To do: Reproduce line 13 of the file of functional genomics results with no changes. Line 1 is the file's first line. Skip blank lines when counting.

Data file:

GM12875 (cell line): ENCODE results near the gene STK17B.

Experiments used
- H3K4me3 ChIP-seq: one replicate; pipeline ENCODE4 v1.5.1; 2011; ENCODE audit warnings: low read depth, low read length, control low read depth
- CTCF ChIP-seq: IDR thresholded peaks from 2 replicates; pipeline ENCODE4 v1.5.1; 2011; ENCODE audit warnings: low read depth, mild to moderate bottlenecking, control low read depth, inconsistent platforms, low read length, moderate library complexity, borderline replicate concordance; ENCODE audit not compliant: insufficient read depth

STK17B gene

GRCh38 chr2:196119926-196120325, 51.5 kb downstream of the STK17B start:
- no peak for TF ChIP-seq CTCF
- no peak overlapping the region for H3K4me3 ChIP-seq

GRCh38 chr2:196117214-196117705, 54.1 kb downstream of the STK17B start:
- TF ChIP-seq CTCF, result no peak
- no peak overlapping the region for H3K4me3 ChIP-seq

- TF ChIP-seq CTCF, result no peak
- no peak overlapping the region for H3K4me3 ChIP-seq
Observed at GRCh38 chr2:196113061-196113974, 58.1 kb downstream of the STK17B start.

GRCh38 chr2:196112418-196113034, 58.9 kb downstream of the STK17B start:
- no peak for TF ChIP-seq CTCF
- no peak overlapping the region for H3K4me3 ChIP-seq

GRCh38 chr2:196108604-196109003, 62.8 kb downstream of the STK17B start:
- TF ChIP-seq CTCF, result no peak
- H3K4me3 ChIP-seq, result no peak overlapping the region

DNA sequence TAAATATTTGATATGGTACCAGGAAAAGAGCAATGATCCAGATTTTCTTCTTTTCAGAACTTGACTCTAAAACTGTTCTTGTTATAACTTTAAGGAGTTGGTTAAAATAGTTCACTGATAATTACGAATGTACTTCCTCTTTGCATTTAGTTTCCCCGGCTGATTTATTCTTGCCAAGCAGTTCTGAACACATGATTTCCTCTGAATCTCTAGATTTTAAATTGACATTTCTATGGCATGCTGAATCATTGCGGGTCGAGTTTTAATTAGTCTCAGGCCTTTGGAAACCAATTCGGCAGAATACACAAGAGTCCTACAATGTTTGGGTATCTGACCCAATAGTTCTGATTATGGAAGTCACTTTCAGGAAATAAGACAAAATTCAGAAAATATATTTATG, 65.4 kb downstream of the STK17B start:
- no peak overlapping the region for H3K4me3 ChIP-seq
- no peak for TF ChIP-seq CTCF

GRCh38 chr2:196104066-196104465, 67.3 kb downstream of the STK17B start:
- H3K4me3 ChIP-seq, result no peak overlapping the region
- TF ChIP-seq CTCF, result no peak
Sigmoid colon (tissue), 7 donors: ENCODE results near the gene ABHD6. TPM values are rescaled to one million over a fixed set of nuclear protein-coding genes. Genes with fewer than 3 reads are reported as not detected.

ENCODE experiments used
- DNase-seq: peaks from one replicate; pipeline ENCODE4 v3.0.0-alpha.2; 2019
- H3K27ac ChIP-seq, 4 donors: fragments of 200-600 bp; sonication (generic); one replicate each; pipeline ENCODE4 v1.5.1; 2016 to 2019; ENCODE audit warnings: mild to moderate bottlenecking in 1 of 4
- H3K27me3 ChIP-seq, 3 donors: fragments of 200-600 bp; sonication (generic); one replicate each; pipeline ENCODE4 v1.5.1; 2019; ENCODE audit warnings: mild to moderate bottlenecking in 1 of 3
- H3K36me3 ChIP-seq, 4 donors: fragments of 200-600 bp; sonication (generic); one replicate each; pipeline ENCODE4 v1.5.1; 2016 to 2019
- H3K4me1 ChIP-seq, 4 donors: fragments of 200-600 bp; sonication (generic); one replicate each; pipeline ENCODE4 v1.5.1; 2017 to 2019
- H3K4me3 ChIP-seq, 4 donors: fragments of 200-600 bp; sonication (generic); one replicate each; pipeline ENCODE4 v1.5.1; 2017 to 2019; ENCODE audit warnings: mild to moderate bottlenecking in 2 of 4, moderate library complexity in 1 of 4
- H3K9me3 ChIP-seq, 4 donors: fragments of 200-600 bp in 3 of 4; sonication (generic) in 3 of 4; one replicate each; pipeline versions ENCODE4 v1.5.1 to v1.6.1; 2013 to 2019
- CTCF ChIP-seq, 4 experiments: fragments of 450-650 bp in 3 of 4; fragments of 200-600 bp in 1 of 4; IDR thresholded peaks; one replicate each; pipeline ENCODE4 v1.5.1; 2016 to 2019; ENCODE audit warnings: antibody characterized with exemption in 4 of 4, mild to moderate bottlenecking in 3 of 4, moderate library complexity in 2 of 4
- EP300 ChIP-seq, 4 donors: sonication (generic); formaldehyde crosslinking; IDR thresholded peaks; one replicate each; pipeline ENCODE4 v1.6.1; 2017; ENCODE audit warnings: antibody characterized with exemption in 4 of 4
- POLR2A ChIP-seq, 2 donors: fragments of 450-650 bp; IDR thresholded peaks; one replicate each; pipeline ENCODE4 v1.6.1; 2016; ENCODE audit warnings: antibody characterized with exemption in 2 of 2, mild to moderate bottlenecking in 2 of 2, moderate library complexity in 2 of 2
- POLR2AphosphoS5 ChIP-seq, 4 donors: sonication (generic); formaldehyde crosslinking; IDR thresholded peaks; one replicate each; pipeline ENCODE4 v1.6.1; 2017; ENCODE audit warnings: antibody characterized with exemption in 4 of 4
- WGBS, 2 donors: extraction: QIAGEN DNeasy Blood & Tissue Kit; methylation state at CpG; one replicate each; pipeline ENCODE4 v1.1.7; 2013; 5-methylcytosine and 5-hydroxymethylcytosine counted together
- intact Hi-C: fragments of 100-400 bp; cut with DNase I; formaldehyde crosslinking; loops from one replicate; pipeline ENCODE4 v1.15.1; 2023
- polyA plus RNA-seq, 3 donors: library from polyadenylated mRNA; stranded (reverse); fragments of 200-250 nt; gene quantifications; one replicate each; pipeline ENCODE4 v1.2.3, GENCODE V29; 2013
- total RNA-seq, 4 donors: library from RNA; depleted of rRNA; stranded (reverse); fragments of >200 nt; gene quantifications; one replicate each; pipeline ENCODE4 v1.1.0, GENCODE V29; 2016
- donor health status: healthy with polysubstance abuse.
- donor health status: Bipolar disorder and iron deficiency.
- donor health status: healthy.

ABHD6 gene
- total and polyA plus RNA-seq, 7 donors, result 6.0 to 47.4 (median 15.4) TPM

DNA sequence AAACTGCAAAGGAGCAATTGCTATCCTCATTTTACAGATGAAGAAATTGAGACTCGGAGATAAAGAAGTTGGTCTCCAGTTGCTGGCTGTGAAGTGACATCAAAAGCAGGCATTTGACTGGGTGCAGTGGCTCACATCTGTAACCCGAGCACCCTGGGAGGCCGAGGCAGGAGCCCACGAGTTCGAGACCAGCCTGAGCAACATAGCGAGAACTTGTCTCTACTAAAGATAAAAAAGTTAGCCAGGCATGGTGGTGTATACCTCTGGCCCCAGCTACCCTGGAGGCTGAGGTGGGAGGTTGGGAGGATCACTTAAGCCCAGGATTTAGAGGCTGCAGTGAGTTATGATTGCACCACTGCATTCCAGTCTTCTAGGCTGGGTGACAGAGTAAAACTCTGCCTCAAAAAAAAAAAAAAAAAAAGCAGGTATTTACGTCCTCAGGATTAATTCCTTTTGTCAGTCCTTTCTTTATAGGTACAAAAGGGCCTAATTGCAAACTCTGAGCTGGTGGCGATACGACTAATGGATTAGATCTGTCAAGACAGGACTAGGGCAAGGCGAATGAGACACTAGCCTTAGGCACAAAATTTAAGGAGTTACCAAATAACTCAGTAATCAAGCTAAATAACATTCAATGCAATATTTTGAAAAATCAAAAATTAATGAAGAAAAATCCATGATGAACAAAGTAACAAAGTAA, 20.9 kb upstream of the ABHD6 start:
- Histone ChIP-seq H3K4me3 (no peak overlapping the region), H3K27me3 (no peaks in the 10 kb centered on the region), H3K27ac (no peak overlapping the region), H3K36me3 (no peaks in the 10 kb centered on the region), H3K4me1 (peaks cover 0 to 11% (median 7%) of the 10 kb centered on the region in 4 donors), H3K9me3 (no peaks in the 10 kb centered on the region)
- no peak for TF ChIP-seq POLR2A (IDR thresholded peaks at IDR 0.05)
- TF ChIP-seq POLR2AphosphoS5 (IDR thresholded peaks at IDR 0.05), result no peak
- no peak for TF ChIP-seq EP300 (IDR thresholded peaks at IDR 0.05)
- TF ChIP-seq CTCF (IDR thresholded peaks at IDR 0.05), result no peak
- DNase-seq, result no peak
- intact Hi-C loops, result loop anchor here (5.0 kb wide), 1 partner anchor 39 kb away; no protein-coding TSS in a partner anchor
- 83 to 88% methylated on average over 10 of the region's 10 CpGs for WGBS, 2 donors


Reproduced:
- no peak overlapping the region for H3K4me3 ChIP-seq